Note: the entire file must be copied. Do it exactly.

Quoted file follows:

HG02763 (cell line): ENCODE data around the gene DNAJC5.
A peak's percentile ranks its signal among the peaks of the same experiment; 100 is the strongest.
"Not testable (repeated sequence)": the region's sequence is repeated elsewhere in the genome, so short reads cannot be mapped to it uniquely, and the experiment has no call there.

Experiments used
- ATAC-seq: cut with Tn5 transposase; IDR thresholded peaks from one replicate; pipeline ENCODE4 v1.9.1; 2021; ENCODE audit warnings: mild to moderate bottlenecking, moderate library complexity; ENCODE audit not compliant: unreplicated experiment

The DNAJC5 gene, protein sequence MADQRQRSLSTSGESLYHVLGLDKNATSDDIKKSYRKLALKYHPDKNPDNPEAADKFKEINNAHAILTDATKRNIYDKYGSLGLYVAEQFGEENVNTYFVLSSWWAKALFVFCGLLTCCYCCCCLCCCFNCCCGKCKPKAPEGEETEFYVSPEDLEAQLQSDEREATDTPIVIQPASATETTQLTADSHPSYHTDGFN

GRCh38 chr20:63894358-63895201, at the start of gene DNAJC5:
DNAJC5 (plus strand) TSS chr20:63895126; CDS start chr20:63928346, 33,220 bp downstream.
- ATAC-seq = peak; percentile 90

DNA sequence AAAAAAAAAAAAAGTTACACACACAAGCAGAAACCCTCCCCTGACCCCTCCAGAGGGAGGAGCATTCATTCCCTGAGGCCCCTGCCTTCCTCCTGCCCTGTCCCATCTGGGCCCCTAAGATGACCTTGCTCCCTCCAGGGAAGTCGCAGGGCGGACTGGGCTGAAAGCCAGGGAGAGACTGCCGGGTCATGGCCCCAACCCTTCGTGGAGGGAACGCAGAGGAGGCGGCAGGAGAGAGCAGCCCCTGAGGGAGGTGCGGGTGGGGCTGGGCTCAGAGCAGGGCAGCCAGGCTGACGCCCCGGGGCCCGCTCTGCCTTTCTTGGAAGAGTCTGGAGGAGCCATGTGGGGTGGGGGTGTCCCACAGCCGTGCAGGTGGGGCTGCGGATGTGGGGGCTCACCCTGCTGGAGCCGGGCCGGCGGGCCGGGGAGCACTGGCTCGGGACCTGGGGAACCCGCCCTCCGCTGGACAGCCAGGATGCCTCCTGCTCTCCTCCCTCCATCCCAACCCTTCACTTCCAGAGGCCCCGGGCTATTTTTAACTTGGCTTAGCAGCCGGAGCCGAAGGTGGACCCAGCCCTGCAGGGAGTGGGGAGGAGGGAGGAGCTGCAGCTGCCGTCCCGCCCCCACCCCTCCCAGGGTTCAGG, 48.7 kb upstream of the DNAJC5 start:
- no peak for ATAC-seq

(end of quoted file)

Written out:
HG02763 (cell line): ENCODE data around the gene DNAJC5.
A peak's percentile ranks its signal among the peaks of the same experiment; 100 is the strongest.
"Not testable (repeated sequence)": the region's sequence is repeated elsewhere in the genome, so short reads cannot be mapped to it uniquely, and the experiment has no call there.

Experiments used
- ATAC-seq: cut with Tn5 transposase; IDR thresholded peaks from one replicate; pipeline ENCODE4 v1.9.1; 2021; ENCODE audit warnings: mild to moderate bottlenecking, moderate library complexity; ENCODE audit not compliant: unreplicated experiment

The DNAJC5 gene, protein sequence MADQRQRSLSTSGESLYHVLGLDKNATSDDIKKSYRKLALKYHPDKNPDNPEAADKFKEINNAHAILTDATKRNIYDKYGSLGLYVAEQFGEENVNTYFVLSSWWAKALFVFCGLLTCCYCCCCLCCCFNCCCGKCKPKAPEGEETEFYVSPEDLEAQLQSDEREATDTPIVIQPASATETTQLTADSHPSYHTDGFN

GRCh38 chr20:63894358-63895201, at the start of gene DNAJC5:
DNAJC5 (plus strand) TSS chr20:63895126; CDS start chr20:63928346, 33,220 bp downstream.
- ATAC-seq = peak; percentile 90

DNA sequence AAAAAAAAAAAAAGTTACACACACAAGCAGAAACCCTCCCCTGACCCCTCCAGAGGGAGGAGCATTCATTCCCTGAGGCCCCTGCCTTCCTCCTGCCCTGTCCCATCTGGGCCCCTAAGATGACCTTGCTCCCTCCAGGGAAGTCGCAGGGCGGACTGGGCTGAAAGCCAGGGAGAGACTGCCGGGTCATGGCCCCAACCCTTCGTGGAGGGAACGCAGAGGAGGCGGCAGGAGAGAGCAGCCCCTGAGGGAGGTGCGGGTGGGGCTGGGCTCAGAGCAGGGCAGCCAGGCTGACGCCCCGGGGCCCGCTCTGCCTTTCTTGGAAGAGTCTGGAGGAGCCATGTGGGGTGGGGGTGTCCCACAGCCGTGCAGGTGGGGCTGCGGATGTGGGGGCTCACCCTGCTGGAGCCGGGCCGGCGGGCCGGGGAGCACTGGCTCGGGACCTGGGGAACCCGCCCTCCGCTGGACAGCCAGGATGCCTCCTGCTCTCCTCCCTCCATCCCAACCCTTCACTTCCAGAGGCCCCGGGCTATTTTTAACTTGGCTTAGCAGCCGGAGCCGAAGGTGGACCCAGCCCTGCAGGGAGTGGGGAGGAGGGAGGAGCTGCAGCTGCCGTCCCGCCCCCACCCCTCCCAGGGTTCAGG, 48.7 kb upstream of the DNAJC5 start:
- no peak for ATAC-seq